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Peripheral and central contributions to evoked contractions during neuromuscular electrical stimulation

  • n/a

  • Author / Creator
    Bergquist, Austin J
  • The present thesis examined two general questions regarding neuromuscular electrical stimulation (NMES): 1) How can the delivery of NMES be optimised to enhance synaptic motor unit recruitment via reflex pathways (central pathways) and 2) Can motor unit recruitment through central pathways improve the fatigue-resistance of NMES-evoked contractions in people with chronic motor-complete spinal cord injury (SCI)? To address the first general question, two sets of experiments were conducted with people who were neurologically-intact (Chapters 2 and 3). Information about how motor units were recruited was provided by electromyographic responses evoked during NMES. The first two sets of experiments tested the hypothesis that NMES delivered over the nerve trunk (nNMES) would generate contractions of the plantar flexors (Chapter 2) and knee extensors (Chapter 3) with greater activity through central pathways compared with contractions of equivalent amplitude evoked by NMES delivered over the muscle belly (mNMES). Both hypotheses were confirmed, indicating that nNMES may hold significant advantages over mNMES for rehabilitation, and in particular for generating fatigue-resistant contractions. To address the second general question, two sets of experiments were conducted in people with chronic motor-complete SCI (Chapters 4 and 5). The first set of experiments tested whether contractions of the paralysed plantar flexors evoked by mNMES would fatigue sooner, and to a greater extent, compared with contractions of equivalent amplitude generated by nNMES. This hypothesis was confirmed. However, differences in fatigue-resistance between NMES sites were dependent upon the contribution of central pathways (H-reflexes) during the evoked contractions. When contractions were generated only through successive motor axon activation (M-waves; peripheral pathways), NMES site had no influence on fatigue-resistance. The second set of experiments tested the hypothesis that contractions of the paralysed plantar flexors evoked by nNMES using a short pulse duration (50 µs) would fatigue sooner, and to a greater extent, compared with contractions of equivalent amplitude evoked by nNMES using a long pulse duration (1000 µs). Data collection for this project continues, however initial data support our hypothesis. In conclusion, activity through central pathways is dependent upon NMES site, and holds promise for generating fatigue-resistant contractions after SCI.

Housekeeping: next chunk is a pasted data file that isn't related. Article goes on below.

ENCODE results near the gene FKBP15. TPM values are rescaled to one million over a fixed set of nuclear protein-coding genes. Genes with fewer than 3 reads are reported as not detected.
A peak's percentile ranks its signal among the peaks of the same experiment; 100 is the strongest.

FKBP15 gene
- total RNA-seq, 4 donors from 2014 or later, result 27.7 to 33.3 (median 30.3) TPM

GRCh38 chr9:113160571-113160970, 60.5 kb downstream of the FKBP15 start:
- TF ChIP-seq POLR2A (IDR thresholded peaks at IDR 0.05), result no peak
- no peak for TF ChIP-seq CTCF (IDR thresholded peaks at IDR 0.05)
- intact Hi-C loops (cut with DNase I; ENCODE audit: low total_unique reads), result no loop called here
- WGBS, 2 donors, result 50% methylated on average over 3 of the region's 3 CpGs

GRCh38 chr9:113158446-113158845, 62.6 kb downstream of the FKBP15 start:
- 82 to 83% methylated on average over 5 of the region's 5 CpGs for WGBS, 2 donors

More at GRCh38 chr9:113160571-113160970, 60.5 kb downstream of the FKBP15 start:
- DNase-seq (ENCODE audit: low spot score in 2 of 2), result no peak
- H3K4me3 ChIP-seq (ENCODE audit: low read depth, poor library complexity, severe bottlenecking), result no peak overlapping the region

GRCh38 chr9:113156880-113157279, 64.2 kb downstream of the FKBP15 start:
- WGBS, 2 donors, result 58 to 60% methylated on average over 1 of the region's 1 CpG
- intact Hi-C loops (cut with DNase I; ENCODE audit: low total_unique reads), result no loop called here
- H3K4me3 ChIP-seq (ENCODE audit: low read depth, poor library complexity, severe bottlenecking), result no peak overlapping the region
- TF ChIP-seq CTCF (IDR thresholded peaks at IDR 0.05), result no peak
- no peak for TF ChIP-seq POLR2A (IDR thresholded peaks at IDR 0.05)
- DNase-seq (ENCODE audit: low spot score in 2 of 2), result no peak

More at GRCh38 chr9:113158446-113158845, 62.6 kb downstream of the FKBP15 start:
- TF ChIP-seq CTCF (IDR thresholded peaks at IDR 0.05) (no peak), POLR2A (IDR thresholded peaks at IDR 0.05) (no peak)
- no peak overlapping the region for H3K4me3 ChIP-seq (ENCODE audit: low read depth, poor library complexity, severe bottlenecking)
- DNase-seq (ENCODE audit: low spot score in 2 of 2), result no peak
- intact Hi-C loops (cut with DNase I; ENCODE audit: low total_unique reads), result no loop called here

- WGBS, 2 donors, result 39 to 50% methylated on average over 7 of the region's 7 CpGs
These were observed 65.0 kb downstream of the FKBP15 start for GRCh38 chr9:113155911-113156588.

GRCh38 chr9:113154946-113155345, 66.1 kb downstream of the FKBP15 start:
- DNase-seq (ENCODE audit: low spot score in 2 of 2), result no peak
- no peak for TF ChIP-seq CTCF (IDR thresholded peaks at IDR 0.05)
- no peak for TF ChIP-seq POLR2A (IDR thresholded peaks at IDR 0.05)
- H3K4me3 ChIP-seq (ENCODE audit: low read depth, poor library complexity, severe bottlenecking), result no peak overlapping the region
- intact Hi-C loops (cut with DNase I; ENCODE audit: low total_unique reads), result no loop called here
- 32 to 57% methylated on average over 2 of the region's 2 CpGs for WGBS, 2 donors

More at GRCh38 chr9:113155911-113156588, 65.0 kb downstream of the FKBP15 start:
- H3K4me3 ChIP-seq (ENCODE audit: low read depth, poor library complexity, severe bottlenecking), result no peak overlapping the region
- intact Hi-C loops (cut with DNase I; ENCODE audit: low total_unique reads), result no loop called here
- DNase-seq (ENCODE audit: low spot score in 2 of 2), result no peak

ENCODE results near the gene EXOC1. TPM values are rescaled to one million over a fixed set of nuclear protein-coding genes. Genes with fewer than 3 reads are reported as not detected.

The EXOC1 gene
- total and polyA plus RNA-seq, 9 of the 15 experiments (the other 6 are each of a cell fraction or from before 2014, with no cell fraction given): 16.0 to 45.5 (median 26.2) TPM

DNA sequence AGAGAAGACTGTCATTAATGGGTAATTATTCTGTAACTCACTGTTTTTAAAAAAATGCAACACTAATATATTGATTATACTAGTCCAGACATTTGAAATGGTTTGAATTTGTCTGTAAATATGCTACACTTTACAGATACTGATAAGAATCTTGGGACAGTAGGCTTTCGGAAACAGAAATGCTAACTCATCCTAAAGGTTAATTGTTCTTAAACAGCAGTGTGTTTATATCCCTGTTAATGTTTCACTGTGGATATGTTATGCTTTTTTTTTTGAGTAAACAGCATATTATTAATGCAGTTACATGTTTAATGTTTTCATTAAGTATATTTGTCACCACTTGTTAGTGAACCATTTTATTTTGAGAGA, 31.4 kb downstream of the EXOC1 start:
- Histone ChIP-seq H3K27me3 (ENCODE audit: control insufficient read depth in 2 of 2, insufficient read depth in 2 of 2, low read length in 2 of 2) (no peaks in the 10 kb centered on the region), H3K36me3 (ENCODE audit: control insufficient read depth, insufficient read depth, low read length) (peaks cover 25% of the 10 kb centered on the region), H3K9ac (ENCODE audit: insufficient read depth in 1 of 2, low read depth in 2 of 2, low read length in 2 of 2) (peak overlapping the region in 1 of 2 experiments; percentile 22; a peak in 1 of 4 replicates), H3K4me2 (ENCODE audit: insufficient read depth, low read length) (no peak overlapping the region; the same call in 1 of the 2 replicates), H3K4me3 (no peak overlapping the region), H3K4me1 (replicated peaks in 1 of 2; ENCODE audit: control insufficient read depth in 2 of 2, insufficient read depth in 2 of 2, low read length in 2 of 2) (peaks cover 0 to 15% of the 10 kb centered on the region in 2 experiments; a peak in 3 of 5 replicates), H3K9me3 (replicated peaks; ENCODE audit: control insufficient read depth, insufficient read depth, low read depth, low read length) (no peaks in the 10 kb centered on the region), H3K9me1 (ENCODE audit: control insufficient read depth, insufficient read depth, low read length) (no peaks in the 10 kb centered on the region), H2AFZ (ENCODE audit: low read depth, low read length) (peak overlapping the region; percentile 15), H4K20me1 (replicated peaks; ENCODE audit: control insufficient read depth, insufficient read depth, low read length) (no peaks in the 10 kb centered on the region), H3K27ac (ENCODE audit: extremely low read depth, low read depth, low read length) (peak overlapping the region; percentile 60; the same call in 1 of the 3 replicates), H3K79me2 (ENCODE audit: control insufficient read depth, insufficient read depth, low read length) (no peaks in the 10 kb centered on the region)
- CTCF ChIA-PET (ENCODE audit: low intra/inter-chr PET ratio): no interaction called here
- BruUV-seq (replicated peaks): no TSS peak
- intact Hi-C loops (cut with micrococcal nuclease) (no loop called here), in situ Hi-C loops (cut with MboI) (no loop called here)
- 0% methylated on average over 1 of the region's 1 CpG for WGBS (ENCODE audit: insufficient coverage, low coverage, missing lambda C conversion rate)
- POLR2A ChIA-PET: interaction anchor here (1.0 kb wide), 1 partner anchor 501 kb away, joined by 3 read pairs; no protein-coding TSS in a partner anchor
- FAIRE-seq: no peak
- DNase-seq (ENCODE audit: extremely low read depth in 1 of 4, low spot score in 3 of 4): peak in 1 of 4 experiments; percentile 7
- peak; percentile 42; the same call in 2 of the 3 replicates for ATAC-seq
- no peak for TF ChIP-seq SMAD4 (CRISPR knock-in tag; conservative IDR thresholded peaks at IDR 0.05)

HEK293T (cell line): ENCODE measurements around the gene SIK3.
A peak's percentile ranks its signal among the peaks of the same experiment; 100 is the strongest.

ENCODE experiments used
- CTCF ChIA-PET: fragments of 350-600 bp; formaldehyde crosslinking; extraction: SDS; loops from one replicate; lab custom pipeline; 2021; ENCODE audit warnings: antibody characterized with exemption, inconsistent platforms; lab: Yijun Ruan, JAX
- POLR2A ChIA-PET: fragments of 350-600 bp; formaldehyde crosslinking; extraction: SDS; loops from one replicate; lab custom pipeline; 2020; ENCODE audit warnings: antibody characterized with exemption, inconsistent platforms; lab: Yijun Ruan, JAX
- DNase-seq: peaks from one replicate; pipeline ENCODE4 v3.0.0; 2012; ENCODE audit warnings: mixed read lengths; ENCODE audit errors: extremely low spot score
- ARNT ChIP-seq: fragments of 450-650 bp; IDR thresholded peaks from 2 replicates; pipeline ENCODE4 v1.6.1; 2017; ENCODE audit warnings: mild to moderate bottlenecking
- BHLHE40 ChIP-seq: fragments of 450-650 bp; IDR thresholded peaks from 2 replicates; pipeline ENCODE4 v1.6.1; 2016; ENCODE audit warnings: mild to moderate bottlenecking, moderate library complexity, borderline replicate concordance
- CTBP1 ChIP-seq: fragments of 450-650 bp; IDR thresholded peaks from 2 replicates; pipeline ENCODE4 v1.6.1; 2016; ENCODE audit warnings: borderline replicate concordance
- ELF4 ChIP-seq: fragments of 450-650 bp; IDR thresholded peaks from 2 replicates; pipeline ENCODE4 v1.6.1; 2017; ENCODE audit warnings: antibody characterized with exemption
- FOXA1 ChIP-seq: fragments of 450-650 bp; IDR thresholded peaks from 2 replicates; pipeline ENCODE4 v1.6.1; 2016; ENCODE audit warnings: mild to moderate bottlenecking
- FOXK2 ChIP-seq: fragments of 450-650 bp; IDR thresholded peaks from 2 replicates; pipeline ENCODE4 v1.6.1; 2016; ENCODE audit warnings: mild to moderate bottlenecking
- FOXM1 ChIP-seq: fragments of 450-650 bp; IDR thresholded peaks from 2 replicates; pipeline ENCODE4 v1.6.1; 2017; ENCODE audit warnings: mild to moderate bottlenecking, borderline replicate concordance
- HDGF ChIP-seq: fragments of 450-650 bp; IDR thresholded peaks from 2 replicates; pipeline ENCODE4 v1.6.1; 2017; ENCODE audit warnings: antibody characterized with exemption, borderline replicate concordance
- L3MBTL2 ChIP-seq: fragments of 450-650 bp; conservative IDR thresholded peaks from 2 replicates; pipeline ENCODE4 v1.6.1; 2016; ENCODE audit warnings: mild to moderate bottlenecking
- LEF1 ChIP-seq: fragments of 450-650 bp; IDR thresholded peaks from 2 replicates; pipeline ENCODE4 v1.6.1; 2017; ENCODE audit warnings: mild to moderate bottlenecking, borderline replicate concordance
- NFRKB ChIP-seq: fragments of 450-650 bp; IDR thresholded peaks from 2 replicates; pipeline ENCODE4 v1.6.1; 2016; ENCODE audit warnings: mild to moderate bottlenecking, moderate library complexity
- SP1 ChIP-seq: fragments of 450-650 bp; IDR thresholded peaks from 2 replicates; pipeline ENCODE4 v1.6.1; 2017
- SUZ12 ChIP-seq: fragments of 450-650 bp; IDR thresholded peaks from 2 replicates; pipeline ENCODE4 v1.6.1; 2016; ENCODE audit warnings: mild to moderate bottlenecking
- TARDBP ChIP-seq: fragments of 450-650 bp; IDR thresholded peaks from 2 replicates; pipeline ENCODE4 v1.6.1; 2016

• Subjects / Keywords
  • Graduation date
    2013-11
  • Type of Item
    Thesis
  • Degree
    Doctor of Philosophy
  • DOI
    https://doi.org/10.7939/R34Q7R17X
  • License
    This thesis is made available by the University of Alberta Libraries with permission of the copyright owner solely for non-commercial purposes. This thesis, or any portion thereof, may not otherwise be copied or reproduced without the written consent of the copyright owner, except to the extent permitted by Canadian copyright law.
  • Language
    English
  • Institution
    University of Alberta
  • Degree level
    Doctoral
  • Department
    • Centre for Neuroscience
    • Physical Education and Recreation
  • Specialization
    • n/a
  • Supervisor / co-supervisor and their department(s)
    • Collins, David F (Physical Education and Recreation)
    • Jones, Kelvin E. (Physical Education and Recreation)
  • Examining committee members and their departments
    • Norton, Jonathan (Department of Surgery - University of Saskatchewan)
    • Mushahwar, Vivian (Biomedical Engineering)
    • Popovic, Milos (Institute of Biomaterials & Biomedical Engineering - University of Toronto)